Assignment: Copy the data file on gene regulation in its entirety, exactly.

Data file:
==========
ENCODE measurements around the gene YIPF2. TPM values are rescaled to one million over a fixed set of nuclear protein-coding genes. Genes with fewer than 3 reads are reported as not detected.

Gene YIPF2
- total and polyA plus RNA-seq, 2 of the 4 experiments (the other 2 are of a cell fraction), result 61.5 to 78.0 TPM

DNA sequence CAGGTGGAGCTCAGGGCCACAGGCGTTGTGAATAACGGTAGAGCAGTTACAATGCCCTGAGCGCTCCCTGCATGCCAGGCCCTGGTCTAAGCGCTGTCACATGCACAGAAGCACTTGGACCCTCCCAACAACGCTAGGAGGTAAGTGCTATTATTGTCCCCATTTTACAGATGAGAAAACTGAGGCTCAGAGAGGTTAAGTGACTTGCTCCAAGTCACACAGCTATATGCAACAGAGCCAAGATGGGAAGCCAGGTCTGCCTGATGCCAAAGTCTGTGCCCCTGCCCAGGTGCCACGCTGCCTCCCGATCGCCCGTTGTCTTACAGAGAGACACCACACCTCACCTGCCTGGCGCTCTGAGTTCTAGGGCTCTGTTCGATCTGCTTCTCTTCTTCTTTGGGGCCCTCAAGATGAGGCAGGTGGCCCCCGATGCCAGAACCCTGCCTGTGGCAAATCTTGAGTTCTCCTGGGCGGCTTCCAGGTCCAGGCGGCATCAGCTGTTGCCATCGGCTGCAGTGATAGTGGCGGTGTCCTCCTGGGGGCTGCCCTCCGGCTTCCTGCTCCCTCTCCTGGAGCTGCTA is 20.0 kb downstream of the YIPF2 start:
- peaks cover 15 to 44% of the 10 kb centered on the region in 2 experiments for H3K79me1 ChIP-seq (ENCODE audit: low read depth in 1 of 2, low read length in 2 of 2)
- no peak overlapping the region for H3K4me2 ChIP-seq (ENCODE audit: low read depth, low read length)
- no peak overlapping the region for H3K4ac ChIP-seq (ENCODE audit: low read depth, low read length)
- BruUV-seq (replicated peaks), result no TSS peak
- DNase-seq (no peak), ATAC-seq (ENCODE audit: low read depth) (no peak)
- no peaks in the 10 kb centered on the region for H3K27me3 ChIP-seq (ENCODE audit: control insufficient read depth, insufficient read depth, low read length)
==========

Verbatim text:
ENCODE measurements around the gene YIPF2. TPM values are rescaled to one million over a fixed set of nuclear protein-coding genes. Genes with fewer than 3 reads are reported as not detected.

Gene YIPF2
- total and polyA plus RNA-seq, 2 of the 4 experiments (the other 2 are of a cell fraction), result 61.5 to 78.0 TPM

DNA sequence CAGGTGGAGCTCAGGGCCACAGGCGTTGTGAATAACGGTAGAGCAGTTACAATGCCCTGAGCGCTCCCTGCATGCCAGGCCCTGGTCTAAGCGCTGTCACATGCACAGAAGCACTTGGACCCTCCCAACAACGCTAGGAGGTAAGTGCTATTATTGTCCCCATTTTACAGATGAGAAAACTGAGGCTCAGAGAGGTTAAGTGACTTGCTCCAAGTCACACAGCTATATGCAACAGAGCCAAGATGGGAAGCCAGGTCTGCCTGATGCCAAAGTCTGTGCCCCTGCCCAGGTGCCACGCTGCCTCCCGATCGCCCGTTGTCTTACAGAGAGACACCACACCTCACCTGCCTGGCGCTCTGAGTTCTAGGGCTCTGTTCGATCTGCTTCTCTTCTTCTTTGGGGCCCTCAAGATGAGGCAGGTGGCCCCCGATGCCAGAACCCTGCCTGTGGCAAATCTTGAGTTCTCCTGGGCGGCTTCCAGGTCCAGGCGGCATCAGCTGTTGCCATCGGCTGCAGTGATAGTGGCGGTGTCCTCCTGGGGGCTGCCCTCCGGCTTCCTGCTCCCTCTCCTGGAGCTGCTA is 20.0 kb downstream of the YIPF2 start:
- peaks cover 15 to 44% of the 10 kb centered on the region in 2 experiments for H3K79me1 ChIP-seq (ENCODE audit: low read depth in 1 of 2, low read length in 2 of 2)
- no peak overlapping the region for H3K4me2 ChIP-seq (ENCODE audit: low read depth, low read length)
- no peak overlapping the region for H3K4ac ChIP-seq (ENCODE audit: low read depth, low read length)
- BruUV-seq (replicated peaks), result no TSS peak
- DNase-seq (no peak), ATAC-seq (ENCODE audit: low read depth) (no peak)
- no peaks in the 10 kb centered on the region for H3K27me3 ChIP-seq (ENCODE audit: control insufficient read depth, insufficient read depth, low read length)